I'm going to be a panelist on a conference in Boston a week from tomorrow (Saturday). The conference is:
A free and independent press is essential for democracy. The press has a responsibility to inform citizens about both the policies and the actions of the government and about credible challenges to those policies and actions, to report on conditions that may require new or different government initiatives, and to raise timely questions itself about debatable policies and the rationales presented for them.
With the recent controversies over the failure of the press to fully live up to its responsibilities in the runup to the U.S. invasion of Iraq, the role of the media in the outing of a covert CIA agent, the rise of the blogosphere and so-called citizen journalism, and the impact of increasing financial pressures on newspapers and magazines, public confidence in the mainstream media is at an all-time low. What are the implications of this for our democracy? How might our faith in the press be restored?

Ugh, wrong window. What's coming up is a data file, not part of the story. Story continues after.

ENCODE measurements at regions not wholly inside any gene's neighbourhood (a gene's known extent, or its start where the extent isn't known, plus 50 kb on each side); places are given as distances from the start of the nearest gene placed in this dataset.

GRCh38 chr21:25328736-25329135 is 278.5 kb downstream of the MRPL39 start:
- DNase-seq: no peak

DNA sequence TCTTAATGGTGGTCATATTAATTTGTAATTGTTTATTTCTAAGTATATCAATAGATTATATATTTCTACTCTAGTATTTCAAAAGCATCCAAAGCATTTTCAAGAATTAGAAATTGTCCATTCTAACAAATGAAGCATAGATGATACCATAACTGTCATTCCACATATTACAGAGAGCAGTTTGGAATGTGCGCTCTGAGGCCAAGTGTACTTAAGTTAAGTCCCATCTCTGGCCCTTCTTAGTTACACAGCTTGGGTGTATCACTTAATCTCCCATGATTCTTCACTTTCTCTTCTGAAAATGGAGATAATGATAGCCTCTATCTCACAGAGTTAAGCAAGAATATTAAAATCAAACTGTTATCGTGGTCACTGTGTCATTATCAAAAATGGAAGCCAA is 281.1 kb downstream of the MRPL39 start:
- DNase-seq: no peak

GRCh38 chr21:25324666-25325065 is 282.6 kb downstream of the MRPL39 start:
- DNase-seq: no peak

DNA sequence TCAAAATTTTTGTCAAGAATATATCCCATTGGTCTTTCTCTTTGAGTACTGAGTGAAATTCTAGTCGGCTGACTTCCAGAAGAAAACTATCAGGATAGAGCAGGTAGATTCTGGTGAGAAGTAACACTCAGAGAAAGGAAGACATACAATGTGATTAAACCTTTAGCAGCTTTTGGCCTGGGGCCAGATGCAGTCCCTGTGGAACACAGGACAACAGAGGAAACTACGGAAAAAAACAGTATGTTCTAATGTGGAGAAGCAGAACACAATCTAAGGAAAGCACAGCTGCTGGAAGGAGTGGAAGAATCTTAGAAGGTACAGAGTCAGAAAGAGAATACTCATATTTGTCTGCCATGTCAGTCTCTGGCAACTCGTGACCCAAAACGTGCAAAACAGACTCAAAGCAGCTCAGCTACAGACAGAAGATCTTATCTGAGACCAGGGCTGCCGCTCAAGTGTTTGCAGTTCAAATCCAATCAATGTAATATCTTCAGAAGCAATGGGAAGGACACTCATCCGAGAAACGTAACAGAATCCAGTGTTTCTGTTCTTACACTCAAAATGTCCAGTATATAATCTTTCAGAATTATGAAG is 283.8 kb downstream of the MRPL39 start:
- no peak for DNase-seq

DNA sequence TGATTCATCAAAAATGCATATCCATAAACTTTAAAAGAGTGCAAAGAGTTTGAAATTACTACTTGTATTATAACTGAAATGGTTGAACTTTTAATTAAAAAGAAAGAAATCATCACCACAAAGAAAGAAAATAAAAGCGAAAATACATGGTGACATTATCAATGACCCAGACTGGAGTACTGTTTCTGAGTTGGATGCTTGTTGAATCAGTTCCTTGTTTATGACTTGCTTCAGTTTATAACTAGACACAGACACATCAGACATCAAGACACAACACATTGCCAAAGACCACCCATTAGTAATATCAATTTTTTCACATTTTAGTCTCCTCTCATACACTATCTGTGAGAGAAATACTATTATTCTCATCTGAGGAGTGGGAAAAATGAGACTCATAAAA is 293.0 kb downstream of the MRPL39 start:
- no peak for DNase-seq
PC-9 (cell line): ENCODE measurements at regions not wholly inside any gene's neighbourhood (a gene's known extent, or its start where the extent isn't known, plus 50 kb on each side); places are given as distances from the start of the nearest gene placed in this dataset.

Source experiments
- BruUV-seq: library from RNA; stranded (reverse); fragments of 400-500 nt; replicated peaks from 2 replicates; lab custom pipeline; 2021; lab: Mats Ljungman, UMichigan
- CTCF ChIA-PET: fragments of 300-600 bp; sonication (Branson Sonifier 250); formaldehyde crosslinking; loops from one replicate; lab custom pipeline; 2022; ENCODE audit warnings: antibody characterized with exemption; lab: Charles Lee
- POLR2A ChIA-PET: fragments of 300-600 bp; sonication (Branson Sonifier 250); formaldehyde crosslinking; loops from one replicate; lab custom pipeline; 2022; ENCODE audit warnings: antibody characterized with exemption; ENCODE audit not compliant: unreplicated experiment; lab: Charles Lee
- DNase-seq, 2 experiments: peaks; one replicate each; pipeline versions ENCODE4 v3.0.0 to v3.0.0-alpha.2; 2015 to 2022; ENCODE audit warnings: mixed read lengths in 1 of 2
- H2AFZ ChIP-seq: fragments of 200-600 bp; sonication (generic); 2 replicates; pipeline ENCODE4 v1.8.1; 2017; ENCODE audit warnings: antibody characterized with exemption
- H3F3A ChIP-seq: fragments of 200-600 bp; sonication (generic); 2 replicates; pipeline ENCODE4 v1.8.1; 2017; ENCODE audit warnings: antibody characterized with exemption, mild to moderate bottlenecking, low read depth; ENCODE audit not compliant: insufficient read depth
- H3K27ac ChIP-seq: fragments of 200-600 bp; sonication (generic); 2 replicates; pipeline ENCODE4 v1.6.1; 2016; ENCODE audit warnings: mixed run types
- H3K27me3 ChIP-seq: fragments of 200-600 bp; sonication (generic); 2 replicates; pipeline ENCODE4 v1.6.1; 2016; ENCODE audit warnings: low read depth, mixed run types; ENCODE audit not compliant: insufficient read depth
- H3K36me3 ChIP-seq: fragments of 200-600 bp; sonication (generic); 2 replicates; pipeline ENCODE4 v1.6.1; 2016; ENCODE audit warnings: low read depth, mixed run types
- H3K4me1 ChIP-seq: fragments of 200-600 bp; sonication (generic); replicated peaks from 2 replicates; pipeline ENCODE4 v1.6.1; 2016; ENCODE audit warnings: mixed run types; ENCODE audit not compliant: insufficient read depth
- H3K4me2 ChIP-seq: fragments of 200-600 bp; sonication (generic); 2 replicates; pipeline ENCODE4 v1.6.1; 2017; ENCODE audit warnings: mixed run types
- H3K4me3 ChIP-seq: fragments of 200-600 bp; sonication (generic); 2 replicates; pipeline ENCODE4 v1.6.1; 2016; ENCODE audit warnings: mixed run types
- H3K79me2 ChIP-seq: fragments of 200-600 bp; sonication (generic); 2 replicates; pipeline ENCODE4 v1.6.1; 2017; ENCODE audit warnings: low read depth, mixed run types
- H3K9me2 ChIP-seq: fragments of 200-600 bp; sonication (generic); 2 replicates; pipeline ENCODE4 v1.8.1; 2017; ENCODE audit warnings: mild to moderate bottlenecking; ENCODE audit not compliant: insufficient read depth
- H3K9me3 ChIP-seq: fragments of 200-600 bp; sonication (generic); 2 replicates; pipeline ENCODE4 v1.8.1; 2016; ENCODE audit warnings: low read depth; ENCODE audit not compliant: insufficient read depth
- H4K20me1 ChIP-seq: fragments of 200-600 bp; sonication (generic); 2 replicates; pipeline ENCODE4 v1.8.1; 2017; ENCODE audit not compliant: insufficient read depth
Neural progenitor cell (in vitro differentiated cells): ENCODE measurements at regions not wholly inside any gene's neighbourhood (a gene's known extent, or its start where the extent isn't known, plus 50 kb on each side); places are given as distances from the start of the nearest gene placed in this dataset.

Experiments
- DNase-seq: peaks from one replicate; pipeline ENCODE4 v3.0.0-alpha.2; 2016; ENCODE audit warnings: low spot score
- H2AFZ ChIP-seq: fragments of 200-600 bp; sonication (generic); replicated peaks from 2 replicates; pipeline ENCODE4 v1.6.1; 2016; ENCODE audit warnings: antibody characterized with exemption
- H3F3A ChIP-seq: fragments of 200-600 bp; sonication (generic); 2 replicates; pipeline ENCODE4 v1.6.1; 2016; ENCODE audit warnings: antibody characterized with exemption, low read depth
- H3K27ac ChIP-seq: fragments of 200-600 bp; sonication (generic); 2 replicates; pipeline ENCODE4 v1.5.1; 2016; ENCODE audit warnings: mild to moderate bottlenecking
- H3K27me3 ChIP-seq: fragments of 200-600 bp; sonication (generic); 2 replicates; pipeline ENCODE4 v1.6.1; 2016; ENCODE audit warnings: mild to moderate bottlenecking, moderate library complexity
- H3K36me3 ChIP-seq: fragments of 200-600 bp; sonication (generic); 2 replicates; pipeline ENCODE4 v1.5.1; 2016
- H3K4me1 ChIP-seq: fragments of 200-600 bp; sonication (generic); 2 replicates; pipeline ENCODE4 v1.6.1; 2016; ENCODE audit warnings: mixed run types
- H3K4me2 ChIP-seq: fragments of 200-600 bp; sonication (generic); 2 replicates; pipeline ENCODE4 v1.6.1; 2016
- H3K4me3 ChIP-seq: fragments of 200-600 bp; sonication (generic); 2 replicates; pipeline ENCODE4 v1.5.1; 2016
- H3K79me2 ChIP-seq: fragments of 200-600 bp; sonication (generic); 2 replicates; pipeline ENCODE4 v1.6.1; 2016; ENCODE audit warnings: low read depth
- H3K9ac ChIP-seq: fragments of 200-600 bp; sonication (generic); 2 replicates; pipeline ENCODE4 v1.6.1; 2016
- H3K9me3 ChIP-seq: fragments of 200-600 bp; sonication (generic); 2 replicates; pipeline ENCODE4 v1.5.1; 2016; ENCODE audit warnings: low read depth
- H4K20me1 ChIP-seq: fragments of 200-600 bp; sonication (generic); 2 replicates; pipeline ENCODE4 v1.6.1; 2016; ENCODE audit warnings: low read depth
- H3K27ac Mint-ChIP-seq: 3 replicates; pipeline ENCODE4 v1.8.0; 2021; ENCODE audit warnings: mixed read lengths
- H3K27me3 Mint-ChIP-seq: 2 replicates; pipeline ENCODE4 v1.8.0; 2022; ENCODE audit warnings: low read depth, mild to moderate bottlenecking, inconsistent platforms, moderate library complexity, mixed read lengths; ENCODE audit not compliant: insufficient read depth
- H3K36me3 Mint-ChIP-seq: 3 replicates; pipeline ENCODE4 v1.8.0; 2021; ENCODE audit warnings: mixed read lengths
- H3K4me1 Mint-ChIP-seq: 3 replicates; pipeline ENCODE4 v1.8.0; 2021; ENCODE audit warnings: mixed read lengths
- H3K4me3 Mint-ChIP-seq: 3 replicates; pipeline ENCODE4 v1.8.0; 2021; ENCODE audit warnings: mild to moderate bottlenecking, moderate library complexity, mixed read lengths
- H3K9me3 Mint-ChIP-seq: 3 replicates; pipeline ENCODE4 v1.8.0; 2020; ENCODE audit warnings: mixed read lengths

The rest of the panelists (aside from Andy Sullivan) are journalists--many of the good ones, people like John Carroll. My panel--Political Reporting--had a conference call today which got me really excited about the conference. It should be worth attending.
There is (free) registration, and I understand the room is filling up. So if you're interested, register now!
Afterwards, phred and Scarecrow and I and hopefully some other folks from these parts will be heading out for drinks, probably to An Tua Nua. I'll post another thread closer to the event, but if you might show, leave a comment.